As Boavista Futebol Clube, it had a strong growth over the following decades. The main feature was winning the Portuguese Championship in 2000/01, but participation in European competition had been going on for some years. And it was in 1991/92 during a UEFA Cup qualifying match against Inter Milan, came up the nickname “club of weird jerseys,” an allusion to the black and white checkered jerseys.
The Bessa Stadium, renovated for Euro 2004, has a museum with the history of the club, a walk of fame and two sculptures by José Rodrigues in which the panther, the club symbol , is highlighted.
“A Saída do Pessoal Operário da Fábrica Confiança”, made in 1896, may have been the first film made in Portugal.
The birth of Portuguese cinema is connected to the city of Porto and a man who had photography as a hobby and commerce as his main activity.
Aurélio da Paz dos Reis was an image enthusiast and, in addition to fl owers and seeds, he also used to sell films, typewriters and automobiles. He pursued with interest all the innovations that were emerging at that time and he tried to buy a cinematograph from the Lumière brothers. Not succeeding, he acquired from his brother in law a chronophotograph device.
It was with this equipment that in 1896 he made what would be considered the first Portuguese film: “ A Saída do Pessoal Operário da Fábrica Confiança.”
This shirt factory, located on Rua de Santa Catarina, No. 181, was the chosen location, maybe influenced by the Lumière brothers fi lm (1894/1895), La Sortie de l’usine Lumière à Lyon.
The first movie theatre of the city, Salão Highlife, was inaugurated in 1906.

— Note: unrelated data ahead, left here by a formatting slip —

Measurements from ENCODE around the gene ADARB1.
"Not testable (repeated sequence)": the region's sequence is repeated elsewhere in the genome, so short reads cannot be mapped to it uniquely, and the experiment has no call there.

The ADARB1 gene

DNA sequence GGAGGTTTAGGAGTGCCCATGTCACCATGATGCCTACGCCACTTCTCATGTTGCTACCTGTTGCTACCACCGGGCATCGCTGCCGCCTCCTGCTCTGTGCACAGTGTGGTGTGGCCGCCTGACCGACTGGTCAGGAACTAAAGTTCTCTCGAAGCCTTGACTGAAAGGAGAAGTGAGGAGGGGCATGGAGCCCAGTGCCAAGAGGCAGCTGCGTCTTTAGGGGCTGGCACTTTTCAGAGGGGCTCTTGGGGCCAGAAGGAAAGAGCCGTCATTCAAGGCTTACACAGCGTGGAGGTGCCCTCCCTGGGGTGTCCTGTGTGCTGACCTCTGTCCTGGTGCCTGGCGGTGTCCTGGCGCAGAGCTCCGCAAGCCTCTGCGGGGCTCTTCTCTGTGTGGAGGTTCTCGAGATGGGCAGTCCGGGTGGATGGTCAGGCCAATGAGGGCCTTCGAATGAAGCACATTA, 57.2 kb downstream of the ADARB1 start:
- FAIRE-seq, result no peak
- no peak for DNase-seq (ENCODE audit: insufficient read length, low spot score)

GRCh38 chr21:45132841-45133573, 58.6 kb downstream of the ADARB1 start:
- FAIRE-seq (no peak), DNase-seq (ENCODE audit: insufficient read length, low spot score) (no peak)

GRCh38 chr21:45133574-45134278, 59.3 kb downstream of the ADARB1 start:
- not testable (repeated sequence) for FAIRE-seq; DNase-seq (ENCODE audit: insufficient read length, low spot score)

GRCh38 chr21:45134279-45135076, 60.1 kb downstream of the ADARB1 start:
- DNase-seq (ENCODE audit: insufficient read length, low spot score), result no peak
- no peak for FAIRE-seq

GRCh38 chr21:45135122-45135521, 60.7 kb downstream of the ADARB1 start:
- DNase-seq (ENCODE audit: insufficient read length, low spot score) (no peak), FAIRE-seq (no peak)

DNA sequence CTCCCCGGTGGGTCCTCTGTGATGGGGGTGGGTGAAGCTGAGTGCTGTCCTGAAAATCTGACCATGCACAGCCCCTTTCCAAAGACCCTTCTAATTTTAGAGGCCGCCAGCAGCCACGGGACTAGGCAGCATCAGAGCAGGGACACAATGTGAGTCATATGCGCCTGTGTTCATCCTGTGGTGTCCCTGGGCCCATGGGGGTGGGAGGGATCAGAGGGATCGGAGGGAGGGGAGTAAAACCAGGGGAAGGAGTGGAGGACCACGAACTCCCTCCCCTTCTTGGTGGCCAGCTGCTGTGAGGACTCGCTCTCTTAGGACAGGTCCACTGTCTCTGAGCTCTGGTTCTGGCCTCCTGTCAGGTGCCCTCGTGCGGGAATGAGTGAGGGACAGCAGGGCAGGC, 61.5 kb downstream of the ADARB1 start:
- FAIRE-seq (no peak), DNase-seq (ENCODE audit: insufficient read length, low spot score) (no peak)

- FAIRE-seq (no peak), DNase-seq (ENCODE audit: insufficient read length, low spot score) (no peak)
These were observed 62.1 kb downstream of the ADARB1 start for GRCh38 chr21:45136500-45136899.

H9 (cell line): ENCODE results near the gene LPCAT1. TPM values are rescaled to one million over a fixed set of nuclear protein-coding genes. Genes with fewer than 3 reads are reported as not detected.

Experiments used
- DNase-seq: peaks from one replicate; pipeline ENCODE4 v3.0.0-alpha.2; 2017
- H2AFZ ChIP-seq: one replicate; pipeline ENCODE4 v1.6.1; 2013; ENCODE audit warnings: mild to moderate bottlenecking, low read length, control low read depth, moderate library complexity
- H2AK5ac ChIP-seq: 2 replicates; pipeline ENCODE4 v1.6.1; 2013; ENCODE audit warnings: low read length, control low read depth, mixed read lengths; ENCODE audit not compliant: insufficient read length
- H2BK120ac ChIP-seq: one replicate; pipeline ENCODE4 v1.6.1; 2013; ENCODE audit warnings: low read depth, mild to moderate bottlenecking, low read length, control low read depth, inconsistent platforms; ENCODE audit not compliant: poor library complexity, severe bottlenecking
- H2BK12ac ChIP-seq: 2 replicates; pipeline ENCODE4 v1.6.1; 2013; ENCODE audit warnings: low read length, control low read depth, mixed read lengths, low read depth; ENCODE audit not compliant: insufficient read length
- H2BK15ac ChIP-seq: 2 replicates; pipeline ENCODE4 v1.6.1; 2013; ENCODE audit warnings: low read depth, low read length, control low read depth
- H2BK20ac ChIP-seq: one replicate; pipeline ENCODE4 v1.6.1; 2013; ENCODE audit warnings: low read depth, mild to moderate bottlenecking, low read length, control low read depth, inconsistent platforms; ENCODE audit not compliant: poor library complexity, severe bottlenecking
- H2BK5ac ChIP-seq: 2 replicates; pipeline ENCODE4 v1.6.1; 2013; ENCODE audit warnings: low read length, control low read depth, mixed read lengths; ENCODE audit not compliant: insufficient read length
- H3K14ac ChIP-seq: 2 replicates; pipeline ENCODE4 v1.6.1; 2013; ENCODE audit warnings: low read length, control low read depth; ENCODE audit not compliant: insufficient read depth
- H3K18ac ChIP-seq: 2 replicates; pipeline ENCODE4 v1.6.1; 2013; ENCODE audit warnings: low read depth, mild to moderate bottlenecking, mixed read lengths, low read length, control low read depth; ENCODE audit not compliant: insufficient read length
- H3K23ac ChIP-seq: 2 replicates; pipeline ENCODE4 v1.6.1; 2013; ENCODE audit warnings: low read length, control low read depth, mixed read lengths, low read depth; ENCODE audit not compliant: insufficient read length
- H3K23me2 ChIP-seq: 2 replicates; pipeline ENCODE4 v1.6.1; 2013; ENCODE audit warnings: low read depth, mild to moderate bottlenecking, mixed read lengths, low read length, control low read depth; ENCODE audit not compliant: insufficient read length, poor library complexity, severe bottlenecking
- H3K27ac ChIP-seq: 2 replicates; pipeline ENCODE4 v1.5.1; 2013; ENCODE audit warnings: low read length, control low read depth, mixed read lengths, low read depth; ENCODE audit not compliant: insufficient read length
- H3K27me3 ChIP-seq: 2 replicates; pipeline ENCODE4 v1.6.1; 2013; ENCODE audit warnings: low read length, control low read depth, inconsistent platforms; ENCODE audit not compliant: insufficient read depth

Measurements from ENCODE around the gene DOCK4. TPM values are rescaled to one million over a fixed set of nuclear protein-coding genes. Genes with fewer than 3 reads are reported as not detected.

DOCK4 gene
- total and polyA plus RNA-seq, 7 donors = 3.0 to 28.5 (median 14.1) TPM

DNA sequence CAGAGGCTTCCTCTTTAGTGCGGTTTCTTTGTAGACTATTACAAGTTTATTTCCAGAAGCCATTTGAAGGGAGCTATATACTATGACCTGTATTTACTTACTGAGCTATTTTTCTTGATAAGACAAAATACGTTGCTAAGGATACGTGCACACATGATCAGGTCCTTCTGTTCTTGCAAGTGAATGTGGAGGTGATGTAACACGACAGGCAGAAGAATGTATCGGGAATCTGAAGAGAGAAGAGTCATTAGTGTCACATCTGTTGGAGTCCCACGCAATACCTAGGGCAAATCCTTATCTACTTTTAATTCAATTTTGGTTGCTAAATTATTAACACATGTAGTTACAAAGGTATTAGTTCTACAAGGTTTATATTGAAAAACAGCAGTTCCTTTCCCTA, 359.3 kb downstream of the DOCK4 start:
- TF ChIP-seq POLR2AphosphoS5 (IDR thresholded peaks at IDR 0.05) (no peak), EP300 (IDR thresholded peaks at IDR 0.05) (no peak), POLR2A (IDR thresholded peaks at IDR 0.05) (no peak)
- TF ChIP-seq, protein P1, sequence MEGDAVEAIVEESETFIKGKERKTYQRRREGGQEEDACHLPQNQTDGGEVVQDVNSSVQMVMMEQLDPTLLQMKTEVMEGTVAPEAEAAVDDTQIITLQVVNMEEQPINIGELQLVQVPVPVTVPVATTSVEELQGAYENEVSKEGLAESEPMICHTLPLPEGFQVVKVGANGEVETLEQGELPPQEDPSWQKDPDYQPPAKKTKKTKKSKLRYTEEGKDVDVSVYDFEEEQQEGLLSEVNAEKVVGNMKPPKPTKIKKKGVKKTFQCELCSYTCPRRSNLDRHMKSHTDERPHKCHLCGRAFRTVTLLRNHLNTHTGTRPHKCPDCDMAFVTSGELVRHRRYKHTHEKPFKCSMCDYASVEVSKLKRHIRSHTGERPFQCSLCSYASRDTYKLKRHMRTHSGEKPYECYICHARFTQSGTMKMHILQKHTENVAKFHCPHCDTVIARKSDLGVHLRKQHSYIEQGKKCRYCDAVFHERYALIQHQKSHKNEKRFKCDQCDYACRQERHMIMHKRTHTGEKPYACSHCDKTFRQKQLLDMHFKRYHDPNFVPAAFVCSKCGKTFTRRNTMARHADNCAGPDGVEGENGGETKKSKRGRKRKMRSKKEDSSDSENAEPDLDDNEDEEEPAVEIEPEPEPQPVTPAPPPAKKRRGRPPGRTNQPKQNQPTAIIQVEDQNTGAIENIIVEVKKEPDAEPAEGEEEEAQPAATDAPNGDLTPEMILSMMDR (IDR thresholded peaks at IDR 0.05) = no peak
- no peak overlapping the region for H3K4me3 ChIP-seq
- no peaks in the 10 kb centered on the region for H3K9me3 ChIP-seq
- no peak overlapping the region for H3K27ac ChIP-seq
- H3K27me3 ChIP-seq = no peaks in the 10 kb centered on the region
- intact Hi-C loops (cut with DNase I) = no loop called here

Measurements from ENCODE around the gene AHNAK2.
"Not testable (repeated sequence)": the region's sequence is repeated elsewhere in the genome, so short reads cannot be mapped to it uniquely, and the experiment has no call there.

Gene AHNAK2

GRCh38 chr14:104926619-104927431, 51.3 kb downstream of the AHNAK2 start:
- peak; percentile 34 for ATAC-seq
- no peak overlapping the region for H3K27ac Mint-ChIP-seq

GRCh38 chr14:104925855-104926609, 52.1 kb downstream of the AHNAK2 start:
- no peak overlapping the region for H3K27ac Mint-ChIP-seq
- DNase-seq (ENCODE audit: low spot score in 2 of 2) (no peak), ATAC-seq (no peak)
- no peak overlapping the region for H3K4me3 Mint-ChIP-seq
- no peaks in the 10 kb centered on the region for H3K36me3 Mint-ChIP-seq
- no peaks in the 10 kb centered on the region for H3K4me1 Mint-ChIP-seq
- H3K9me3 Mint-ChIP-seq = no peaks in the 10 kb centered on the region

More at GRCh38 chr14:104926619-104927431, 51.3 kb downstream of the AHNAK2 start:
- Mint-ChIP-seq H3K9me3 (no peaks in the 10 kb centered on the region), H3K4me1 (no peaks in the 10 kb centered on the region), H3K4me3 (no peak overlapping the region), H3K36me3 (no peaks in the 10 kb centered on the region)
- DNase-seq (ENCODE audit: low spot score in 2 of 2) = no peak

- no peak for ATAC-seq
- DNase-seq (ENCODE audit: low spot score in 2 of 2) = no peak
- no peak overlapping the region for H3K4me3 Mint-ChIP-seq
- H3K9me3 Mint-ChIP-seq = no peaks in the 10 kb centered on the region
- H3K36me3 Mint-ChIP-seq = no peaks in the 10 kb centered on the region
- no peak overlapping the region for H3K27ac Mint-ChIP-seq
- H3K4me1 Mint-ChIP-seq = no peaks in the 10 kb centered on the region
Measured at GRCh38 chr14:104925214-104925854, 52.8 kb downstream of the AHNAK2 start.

12 March, 2018 / Curiosities
Up until the end of the 19th century, animal-drawn carriages were the most common transport. The first tram came to Germany in 1879. In September 1895, it would be Porto’s turn.
Porto developed quite a lot during the nineteenth century and in the last decade of that century it became increasingly necessary to find an economic means of transport that would allow the city to expand at a faster rate. The hypothesis of using elevators in steeper streets was considered, but the option ended up falling on the tram. Porto then became the first city of the Iberian Peninsula to receive the tram. The first line was inaugurated in 1895, connecting Carmo to Arrábida, and later Foz and Matosinhos. The arrival of buses and the increase in the number of cars have led to a reduction in the number of lines and passengers.
There are currently three lines in operation:
Line 1 makes the connection between the historic center and Jardim do Passeio Alegre, along the banks of the Douro River;
Line 18 – Connects Massarelos ao Carmo;
Line 22 – circular route between Carmo and Batalha / Guindais.
9 March, 2018 / Curiosities
Also known as the Palácio da Bandeirinha, the Casa das Sereias (named after the two images that flank the main door) was built in the mid-18th century by the Portocarrero family.
The building, an imposing palace that still distinguishes itself in the landscape of the city, was built on the site of the Cemetery of the Hebrews and the old Jewish quarter. The family, despite its wealth and prestige, did not escape some tragic episodes. The owner of the estate died in a boat accident in the Douro and, since he had no children, the palace passed on to his brother.
In 1809, during the French Invasions, a group of people, convinced that one of the elements of the family was conniving with the French, slaughtered him in the courtyard of the house. The Portocarrero, who in the mean time lost other members of the family in a tragic way, left the palace and did not return. The building was closed until 1995. It was sold to the Institute of the Instituto das Filhas da Caridade who installed a college there that is still in operation.
The Tripeiro 7th series Year XXXIII, Number 3 March 2014